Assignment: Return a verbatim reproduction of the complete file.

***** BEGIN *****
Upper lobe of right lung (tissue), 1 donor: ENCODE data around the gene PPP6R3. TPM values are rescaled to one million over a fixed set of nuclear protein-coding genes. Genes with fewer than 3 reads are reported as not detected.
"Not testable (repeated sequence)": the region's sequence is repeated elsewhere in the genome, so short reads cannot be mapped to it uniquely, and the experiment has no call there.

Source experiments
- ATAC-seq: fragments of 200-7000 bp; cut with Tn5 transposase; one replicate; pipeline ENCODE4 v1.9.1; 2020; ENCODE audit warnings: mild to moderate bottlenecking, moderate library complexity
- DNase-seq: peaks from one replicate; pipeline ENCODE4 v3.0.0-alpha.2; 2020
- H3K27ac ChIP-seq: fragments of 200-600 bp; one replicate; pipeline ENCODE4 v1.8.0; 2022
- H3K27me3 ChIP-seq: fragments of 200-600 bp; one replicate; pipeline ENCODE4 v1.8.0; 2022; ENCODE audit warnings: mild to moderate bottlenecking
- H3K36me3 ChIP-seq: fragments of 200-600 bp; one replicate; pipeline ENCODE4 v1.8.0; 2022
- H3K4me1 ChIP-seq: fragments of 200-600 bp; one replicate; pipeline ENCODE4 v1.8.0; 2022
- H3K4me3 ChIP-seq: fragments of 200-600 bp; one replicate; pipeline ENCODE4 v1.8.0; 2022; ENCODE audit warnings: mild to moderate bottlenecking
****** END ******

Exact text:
Upper lobe of right lung (tissue), 1 donor: ENCODE data around the gene PPP6R3. TPM values are rescaled to one million over a fixed set of nuclear protein-coding genes. Genes with fewer than 3 reads are reported as not detected.
"Not testable (repeated sequence)": the region's sequence is repeated elsewhere in the genome, so short reads cannot be mapped to it uniquely, and the experiment has no call there.

Source experiments
- ATAC-seq: fragments of 200-7000 bp; cut with Tn5 transposase; one replicate; pipeline ENCODE4 v1.9.1; 2020; ENCODE audit warnings: mild to moderate bottlenecking, moderate library complexity
- DNase-seq: peaks from one replicate; pipeline ENCODE4 v3.0.0-alpha.2; 2020
- H3K27ac ChIP-seq: fragments of 200-600 bp; one replicate; pipeline ENCODE4 v1.8.0; 2022
- H3K27me3 ChIP-seq: fragments of 200-600 bp; one replicate; pipeline ENCODE4 v1.8.0; 2022; ENCODE audit warnings: mild to moderate bottlenecking
- H3K36me3 ChIP-seq: fragments of 200-600 bp; one replicate; pipeline ENCODE4 v1.8.0; 2022
- H3K4me1 ChIP-seq: fragments of 200-600 bp; one replicate; pipeline ENCODE4 v1.8.0; 2022
- H3K4me3 ChIP-seq: fragments of 200-600 bp; one replicate; pipeline ENCODE4 v1.8.0; 2022; ENCODE audit warnings: mild to moderate bottlenecking